What Netanyahu has given Erdogan is not a change in policy, but rather a circumscribed gesture, like allowing him to put down plastic buildings in a game of Monopoly.
Palestinian commentators from Gaza agreed. Refaat Alareer, an educator and writer tweeted:
The Turkish-Israeli deal is a scandal and an insult to Palestine/Gaza and to the blood of Turkish activists.
Alareer called the agreement a “deal of shame.”
Gaza writer Omar Ghraieb tweeted:
Lifting Gaza siege means freedom of movement, not more food and aid. Is that too hard to comprehend?
Ghraieb added in rebuke to the Turkish prime minister:
It’s not acceptable to speak lightly of Gaza siege saying it’s largely lifted when it’s still affecting lives of two million people.
Gaza-based translator Jason Shawa tweeted:
We want lift of the siege, not your charity Erdogan, Keep it!
The succinct reaction of Gaza journalist Nidal al-Mughrabi was:
Turkey’s interests first, ties with Gaza later.
Turkey has been under pressure for years, especially from the Obama administration, to mend its ties with Israel. As a consequence of the bloody civil war in Syria, in which Ankara has supported forces seeking the overthrow of the government of Assad, Turkey has faced a deteriorating regional situation. Bomb attacks that have killed dozens of people in Turkish cities in recent months have contributed to a catastrophic 40% decline in tourism. Netanyahu has also hinted that the rapprochement could pave the way for lucrative deals over Mediterranean gas reserves involving Turkey. Yildirim was more cautious, saying that future cooperation would “be tied to the efforts of the two countries.” Shares in Turkish energy firms that work in Israel rose sharply on news of the agreement, as did Israeli energy stocks in Tel Aviv. The Palestinian Authority in Ramallah welcomed the Israel-Turkey rapprochement, but there was no immediate reaction from Hamas, which has tried in recent days to limit the potential negative fallout from the Turkey-Israel negotiations. Over the weekend, Khaled Meshaal met with Erdogan in Ankara. A statement from Hamas said:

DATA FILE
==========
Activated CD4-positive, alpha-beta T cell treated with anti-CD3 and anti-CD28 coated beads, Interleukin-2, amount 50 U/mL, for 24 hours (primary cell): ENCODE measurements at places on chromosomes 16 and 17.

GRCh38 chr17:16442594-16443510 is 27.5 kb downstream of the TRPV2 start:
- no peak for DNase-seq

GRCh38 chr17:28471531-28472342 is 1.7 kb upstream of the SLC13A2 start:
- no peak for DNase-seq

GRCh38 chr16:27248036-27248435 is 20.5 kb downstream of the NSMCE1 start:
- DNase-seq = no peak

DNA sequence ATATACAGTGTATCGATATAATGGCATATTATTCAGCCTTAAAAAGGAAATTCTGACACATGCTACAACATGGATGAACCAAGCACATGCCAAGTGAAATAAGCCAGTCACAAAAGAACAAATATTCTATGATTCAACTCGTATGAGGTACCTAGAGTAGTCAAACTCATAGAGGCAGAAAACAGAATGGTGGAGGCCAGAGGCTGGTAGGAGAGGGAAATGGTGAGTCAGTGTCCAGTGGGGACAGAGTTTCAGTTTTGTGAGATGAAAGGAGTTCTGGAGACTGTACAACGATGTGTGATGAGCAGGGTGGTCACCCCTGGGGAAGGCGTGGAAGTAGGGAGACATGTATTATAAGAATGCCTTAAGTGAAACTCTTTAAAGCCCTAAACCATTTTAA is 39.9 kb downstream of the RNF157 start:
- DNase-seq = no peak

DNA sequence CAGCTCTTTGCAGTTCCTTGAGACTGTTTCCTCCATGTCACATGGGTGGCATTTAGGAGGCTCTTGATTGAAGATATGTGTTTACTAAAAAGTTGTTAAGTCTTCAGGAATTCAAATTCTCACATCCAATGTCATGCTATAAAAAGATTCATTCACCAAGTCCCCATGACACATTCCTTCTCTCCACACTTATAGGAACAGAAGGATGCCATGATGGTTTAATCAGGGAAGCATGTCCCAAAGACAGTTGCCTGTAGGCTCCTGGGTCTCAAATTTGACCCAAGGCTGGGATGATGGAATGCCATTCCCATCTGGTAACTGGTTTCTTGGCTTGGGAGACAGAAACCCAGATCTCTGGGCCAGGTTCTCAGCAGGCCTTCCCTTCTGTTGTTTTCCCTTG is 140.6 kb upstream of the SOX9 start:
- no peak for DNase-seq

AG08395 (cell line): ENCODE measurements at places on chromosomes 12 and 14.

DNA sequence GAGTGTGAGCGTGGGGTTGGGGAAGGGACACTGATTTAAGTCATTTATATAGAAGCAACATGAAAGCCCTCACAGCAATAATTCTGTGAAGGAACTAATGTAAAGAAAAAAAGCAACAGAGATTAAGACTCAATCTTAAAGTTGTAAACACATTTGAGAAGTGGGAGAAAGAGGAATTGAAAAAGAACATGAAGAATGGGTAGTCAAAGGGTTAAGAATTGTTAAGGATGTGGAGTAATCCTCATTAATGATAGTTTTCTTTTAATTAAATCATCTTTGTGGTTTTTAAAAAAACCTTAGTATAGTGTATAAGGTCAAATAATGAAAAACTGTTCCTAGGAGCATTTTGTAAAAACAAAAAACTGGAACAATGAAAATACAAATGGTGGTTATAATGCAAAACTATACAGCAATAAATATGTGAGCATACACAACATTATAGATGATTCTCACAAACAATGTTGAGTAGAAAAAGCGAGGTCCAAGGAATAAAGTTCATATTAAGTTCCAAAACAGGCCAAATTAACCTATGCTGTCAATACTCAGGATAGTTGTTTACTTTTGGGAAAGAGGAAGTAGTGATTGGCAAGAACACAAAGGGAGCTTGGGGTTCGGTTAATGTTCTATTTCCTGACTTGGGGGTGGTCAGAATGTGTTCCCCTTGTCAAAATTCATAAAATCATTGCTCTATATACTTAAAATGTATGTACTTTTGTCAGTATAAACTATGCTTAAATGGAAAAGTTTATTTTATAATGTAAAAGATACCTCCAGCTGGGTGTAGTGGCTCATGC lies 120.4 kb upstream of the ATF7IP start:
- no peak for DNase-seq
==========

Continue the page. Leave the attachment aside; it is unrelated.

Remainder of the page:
[We] confirmed to the Turkish leadership the demands of our people, especially the lifting of the siege, confident that Turkey will succeed in this matter.
In an apparent response to Israeli demands that Erdogan shut down Hamas’ activities in Turkey, the senior Turkish official informed EI:
There are absolutely no references to Hamas in the agreement.
But the reality is that while Turkey is going to deliver more aid to Gaza, assuming Israel keeps its side of the bargain, it will only do so under the siege conditions imposed by Israel. It will be difficult for many Palestinians to avoid the conclusion that Turkey has joined other members of the so-called international community, especially the UN, in helping Israel administer the siege rather than challenging its continuation. The UN has been complicit in administering the siege under the so-called Gaza Reconstruction Mechanism, which allows building supplies to trickle in under tight Israeli control. The Gaza Reconstruction Mechanism is illegal and violates the very “right to life” of the Palestinian people, according to a confidential legal opinion prepared for a major aid agency that works closely with the UN, as was revealed by EI in January.